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Circuits, Systems, & Behavior Neuroscience

Discovering how complex signals encode behavior

The Halladay Lab is part of the fastest growing major at its University, Neuroscience at Santa Clara Univeristy, and is housed within the Department of Psychology.



Lindsay Halladay traveled to SRI International to present the lab's research on neural and behavioral regulation of ethanol-seeking behavior.


Max Bjorni was selected to receive a competitive travel award by Faculty for Undergraduate Neuroscience (FUN) to present his research at this year's upcoming Society for Neuroscience meeting in October. See you in Chicago!


Huge congratulations to DeNardo Scholar and lab RA Malia Belnap, on her graduation from SCU!


The Halladay lab attended and presented four posters at the Bay Area Brain Symposium, co-organized and hosted by Lindsay Halladay, the Vice President of the Bay Area Chapter of the Society for Neuroscience (SFN). RAs Max Bjorni, Natalie Rovero, and Alex Quan brought home their second 'Best Poster' award in just two weeks, for their work on adulthood behavioral and neural consequences of early life adversities on reward seeking.


Halladay Lab RAs presented their research at the Western Psychology Conference for Undergraduate Research, where Max BjorniNatalie Rovero, and Alex Quan  won the award for best poster. Their work examines how developmental

adversities such as

early life stress and

adolescent alcohol

exposure impact adult-

hood reward seeking.


DeNardo Science Scholars Malia Belnap and Max Bjorni were selected to present their research on neural correlates of social behavior and ethanol reward preference at the Sigma Xi poster session at SCU.


Max Bjorni was honored with

the prestigious DeNardo

Science Scholar award, a two

year grant to conduct research on neural circuits underlying stress-induced drinking behavior. Hannah Henderson and Noel Del Toro were each awarded a De Novo Science Scholar summer research grant. Natalie Rovero and Alex Quan received summer research grants from SCU's innovative REAL program. Huge accomplishments all around!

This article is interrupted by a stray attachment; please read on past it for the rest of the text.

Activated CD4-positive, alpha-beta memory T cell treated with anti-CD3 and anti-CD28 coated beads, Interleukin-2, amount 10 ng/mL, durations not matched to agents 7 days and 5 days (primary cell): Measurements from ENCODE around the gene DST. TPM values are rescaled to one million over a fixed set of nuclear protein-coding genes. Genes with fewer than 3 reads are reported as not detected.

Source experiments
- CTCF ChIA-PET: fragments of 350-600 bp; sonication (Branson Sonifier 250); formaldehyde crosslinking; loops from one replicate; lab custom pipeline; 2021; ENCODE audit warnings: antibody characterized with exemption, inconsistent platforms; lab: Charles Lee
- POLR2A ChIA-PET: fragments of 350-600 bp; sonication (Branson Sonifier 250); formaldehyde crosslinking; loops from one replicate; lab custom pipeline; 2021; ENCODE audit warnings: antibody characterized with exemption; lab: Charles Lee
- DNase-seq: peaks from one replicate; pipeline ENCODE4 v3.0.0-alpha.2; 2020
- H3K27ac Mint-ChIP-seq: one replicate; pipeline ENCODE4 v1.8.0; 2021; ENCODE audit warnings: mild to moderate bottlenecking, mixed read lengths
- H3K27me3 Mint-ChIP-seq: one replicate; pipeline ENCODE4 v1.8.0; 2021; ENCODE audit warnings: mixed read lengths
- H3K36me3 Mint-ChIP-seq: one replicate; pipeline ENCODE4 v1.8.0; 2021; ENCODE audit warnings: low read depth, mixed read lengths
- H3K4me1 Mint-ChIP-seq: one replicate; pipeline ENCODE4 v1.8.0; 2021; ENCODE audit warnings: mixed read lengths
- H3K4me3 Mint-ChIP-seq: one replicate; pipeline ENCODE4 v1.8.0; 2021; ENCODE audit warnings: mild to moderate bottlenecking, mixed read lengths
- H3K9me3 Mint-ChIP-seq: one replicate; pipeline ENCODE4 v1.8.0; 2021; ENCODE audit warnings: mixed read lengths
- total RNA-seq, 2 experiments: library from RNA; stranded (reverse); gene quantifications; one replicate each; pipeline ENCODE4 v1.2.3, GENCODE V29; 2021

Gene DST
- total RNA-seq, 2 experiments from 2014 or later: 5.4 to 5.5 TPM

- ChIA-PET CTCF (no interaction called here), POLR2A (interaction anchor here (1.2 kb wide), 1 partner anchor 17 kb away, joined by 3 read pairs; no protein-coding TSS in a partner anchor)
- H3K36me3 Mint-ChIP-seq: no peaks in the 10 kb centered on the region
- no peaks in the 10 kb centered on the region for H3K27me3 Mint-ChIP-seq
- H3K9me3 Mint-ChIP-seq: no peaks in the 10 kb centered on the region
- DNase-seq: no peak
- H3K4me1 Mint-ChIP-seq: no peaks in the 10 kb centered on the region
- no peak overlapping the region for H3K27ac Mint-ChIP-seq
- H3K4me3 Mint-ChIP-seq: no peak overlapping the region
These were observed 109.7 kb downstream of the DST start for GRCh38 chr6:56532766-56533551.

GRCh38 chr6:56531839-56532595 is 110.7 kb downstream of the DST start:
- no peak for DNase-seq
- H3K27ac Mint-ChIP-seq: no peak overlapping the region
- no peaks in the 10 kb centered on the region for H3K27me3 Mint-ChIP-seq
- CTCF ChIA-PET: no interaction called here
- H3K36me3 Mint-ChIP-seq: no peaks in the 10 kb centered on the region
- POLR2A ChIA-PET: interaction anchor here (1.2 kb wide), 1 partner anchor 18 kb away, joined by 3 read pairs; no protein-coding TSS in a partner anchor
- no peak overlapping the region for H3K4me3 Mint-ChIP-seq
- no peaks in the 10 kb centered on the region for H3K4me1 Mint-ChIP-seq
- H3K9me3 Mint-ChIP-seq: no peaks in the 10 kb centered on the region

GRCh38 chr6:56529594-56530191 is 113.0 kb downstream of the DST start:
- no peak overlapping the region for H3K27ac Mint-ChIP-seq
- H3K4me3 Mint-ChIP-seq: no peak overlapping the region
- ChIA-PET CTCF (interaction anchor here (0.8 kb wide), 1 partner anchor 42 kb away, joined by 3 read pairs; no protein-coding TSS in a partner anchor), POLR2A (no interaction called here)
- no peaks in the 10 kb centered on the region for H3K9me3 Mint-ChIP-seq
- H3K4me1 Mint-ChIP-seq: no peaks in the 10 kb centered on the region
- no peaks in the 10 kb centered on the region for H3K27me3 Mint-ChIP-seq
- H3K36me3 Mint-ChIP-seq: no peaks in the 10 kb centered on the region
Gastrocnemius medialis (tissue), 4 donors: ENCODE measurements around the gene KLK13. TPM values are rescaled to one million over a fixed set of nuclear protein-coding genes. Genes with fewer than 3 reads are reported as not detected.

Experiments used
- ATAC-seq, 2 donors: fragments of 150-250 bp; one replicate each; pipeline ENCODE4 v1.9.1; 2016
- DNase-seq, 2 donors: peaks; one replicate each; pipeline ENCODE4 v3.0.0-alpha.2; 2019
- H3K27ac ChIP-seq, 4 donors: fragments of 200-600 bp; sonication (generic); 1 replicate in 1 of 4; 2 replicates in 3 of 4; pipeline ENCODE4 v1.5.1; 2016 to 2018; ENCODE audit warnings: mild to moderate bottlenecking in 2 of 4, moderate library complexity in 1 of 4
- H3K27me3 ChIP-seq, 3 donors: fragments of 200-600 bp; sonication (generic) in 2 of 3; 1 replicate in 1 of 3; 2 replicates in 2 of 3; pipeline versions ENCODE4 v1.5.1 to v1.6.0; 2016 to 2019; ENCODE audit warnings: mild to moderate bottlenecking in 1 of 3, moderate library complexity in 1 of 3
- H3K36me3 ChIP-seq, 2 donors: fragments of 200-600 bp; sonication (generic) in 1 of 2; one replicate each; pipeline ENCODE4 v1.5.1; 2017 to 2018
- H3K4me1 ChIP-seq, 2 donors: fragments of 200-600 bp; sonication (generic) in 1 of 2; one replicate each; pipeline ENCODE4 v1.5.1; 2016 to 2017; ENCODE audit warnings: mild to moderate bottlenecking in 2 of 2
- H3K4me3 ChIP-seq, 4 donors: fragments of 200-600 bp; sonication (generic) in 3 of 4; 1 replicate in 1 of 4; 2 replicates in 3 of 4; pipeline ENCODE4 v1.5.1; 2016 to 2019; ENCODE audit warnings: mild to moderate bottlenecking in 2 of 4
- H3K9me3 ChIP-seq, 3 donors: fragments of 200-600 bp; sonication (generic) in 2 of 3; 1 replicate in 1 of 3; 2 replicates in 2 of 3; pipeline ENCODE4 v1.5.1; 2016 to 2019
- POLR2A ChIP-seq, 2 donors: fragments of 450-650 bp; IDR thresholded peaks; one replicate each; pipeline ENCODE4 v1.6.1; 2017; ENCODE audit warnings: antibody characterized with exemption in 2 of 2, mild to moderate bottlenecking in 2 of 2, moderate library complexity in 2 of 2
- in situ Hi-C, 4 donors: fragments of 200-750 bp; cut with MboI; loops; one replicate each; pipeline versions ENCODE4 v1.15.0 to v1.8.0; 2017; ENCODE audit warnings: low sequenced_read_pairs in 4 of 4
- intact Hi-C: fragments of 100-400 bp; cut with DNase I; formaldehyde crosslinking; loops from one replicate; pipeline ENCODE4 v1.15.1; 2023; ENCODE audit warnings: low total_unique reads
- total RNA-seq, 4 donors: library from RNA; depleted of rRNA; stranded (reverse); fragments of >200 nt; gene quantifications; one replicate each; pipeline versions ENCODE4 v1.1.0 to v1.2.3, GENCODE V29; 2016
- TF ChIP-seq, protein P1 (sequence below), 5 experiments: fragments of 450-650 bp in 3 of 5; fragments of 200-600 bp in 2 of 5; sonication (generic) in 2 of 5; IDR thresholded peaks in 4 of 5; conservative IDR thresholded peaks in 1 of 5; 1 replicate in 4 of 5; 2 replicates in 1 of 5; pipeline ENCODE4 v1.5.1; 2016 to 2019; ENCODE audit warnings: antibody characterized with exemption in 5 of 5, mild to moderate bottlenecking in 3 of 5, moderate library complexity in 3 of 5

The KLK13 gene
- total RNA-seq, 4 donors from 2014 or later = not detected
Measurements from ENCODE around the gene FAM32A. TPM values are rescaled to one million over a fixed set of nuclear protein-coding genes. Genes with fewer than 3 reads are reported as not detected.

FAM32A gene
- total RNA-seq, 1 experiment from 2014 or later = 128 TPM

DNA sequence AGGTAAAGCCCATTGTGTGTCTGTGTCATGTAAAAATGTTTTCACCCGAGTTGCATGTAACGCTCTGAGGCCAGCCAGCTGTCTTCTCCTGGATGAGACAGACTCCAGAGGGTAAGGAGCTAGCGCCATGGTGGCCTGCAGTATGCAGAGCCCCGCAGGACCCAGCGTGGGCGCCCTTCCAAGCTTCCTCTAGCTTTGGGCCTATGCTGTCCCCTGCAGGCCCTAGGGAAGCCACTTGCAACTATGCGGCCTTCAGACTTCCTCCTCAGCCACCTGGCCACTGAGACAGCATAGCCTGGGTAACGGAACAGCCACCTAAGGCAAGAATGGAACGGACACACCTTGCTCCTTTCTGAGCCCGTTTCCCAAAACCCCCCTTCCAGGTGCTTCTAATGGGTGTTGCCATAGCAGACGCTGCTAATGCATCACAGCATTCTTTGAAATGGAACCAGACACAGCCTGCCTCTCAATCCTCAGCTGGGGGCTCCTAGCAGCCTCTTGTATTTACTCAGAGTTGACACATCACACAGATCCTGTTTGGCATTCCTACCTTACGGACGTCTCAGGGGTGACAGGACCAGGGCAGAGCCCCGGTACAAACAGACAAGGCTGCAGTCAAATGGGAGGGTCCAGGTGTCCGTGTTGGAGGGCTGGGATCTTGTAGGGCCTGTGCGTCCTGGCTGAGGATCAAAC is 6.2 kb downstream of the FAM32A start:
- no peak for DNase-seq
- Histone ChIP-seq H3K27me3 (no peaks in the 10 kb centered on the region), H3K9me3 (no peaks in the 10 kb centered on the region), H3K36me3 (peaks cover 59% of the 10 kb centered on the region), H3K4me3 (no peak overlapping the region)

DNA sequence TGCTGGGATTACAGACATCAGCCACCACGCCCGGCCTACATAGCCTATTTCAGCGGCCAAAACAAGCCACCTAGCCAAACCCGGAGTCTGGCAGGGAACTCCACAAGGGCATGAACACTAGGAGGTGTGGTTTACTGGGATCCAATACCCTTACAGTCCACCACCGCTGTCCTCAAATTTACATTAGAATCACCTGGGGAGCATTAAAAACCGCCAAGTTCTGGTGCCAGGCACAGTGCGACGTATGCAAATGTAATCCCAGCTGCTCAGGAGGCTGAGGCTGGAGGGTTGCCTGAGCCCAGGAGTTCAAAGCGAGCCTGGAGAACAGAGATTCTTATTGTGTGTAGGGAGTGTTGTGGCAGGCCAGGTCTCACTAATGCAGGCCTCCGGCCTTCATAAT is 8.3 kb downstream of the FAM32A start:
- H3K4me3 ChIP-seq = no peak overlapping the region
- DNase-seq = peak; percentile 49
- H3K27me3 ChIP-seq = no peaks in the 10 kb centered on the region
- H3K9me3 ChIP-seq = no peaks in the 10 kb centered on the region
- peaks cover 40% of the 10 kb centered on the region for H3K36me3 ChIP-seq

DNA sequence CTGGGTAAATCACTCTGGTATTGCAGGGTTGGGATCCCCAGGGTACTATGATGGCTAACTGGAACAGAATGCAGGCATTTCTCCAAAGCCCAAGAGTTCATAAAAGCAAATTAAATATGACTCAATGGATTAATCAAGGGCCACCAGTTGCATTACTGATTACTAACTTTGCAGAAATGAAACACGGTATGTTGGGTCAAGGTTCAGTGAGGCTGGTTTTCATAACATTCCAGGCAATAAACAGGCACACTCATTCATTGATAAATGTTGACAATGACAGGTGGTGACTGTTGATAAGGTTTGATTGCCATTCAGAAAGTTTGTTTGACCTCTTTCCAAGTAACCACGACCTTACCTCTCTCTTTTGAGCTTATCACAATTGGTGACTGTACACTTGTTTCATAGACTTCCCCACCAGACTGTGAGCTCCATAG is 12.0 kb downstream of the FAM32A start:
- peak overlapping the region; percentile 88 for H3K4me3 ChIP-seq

Lindsay Halladay presented the lab's undergraduate-led research at the BNA Festival for Neuroscience meeting. Research examines neural correlates of pro-social behaviors.


Lindsay Halladay traveled to Aspen, CO to present two invited talks at the Winter Conference on Brain Research. Findings of the NCSB lab identified a neural substrate for alcohol-induced anxiety alleviation. Additional research identfiied a corticostriatal pathway mediating ethanol seeking in the face of adverse consequences.


We're helping reactivate the

Bay Area Chapter for the

Society for Neuroscience!

Interested in becoming a

member? Click to let us know!

And see you in San Diego at SFN!


Lindsay Halladay joins the Editorial Board for the Journal of Neuroscience Research as an Associate Editor.


Research Assistant Malia Belnap featured on Santa Clara's website in "Neuroscience Student Researches Anxiety-Alcoholism Connection"


Halladay lab students Gigi Etem and Hannah Henderson present data at SCU's end of the year Neuroscience event


Lindsay Halladay interview

for Discover Magazine article:

A Bleary Unicorn: The Elusive Hangover Cure


Lindsay Halladay heads to her alma mater, Cal State San Bernardino to speak about her research and career path as part of CSUSB's MARC program.


Malia Belnap featured on SCU Psychology site for her recent achievement as 2018 DeNardo Scholar


Research assistant Malia Belnap

selected for DeNardo Science

Scholar Award, a prestigious two-

year grant to lead a project at

Santa Clara University


Exciting data collected by Gigi Etem, Max Bjorni,

Sohrab Sami, and Hannah Henderson presented at GRC:

Alcohol and the Nervous System


Halladay Lab

highlighted in article

Opening Doors &

Opening the Mind


Article: SCU Psychology Department welcomes Dr. Halladay

Research conducted in the Neural Circuits, Systems, & Behavior Lab, headed by Dr. Lindsay Halladay, is focused on understanding the physiological processes by which neural activity produces behavior, and more specifically, how dysfunctional circuitry leads to aberrant behavior.  NCSB's objective is to better understand how reward and aversion circuits converge and interact.  Using a combination of in vivo electrophysiology, behavior, and genetic tools, the Halladay Lab's ultimate goal is to clarify how factors such as stress and alcohol exposure alter neural signaling and influence circuitry in a way that promotes addictive-like behaviors.

Follow us on Twitter! @halladaylab